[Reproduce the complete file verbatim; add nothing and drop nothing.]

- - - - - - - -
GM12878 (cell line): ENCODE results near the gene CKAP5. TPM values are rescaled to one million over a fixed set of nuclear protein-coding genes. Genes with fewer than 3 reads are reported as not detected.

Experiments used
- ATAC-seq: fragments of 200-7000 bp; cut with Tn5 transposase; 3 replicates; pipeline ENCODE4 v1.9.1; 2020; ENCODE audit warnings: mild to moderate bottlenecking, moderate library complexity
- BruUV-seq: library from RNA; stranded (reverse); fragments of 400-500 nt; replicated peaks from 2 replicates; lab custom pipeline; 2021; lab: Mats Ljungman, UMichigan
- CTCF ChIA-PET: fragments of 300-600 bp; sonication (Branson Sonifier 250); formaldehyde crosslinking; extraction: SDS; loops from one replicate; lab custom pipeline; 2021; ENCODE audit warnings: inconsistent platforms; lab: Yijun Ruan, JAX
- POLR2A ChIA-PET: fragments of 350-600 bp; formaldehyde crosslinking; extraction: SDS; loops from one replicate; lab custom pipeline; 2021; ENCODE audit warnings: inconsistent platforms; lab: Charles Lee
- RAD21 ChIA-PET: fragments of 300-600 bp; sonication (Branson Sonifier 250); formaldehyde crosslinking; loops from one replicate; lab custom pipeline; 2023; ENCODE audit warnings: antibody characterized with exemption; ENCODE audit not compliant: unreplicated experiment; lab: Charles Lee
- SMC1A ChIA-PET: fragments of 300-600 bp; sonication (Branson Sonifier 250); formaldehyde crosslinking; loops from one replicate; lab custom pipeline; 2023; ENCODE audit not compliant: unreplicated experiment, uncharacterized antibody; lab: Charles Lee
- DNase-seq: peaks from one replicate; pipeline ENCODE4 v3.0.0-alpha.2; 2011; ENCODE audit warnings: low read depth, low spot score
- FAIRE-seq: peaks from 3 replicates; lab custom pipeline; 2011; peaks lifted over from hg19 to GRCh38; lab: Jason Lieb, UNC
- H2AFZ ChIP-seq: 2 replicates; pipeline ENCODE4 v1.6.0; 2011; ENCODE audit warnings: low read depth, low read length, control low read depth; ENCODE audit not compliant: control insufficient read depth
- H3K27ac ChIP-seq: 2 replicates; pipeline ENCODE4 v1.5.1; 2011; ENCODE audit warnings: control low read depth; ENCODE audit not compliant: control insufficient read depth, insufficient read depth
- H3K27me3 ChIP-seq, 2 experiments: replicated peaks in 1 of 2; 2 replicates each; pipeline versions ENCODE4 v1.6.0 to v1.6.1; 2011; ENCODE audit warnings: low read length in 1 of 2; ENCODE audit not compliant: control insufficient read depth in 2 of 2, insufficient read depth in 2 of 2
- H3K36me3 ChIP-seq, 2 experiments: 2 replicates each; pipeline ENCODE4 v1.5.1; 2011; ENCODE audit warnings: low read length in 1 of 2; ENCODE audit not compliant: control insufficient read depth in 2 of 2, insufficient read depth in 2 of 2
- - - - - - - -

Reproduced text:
GM12878 (cell line): ENCODE results near the gene CKAP5. TPM values are rescaled to one million over a fixed set of nuclear protein-coding genes. Genes with fewer than 3 reads are reported as not detected.

Experiments used
- ATAC-seq: fragments of 200-7000 bp; cut with Tn5 transposase; 3 replicates; pipeline ENCODE4 v1.9.1; 2020; ENCODE audit warnings: mild to moderate bottlenecking, moderate library complexity
- BruUV-seq: library from RNA; stranded (reverse); fragments of 400-500 nt; replicated peaks from 2 replicates; lab custom pipeline; 2021; lab: Mats Ljungman, UMichigan
- CTCF ChIA-PET: fragments of 300-600 bp; sonication (Branson Sonifier 250); formaldehyde crosslinking; extraction: SDS; loops from one replicate; lab custom pipeline; 2021; ENCODE audit warnings: inconsistent platforms; lab: Yijun Ruan, JAX
- POLR2A ChIA-PET: fragments of 350-600 bp; formaldehyde crosslinking; extraction: SDS; loops from one replicate; lab custom pipeline; 2021; ENCODE audit warnings: inconsistent platforms; lab: Charles Lee
- RAD21 ChIA-PET: fragments of 300-600 bp; sonication (Branson Sonifier 250); formaldehyde crosslinking; loops from one replicate; lab custom pipeline; 2023; ENCODE audit warnings: antibody characterized with exemption; ENCODE audit not compliant: unreplicated experiment; lab: Charles Lee
- SMC1A ChIA-PET: fragments of 300-600 bp; sonication (Branson Sonifier 250); formaldehyde crosslinking; loops from one replicate; lab custom pipeline; 2023; ENCODE audit not compliant: unreplicated experiment, uncharacterized antibody; lab: Charles Lee
- DNase-seq: peaks from one replicate; pipeline ENCODE4 v3.0.0-alpha.2; 2011; ENCODE audit warnings: low read depth, low spot score
- FAIRE-seq: peaks from 3 replicates; lab custom pipeline; 2011; peaks lifted over from hg19 to GRCh38; lab: Jason Lieb, UNC
- H2AFZ ChIP-seq: 2 replicates; pipeline ENCODE4 v1.6.0; 2011; ENCODE audit warnings: low read depth, low read length, control low read depth; ENCODE audit not compliant: control insufficient read depth
- H3K27ac ChIP-seq: 2 replicates; pipeline ENCODE4 v1.5.1; 2011; ENCODE audit warnings: control low read depth; ENCODE audit not compliant: control insufficient read depth, insufficient read depth
- H3K27me3 ChIP-seq, 2 experiments: replicated peaks in 1 of 2; 2 replicates each; pipeline versions ENCODE4 v1.6.0 to v1.6.1; 2011; ENCODE audit warnings: low read length in 1 of 2; ENCODE audit not compliant: control insufficient read depth in 2 of 2, insufficient read depth in 2 of 2
- H3K36me3 ChIP-seq, 2 experiments: 2 replicates each; pipeline ENCODE4 v1.5.1; 2011; ENCODE audit warnings: low read length in 1 of 2; ENCODE audit not compliant: control insufficient read depth in 2 of 2, insufficient read depth in 2 of 2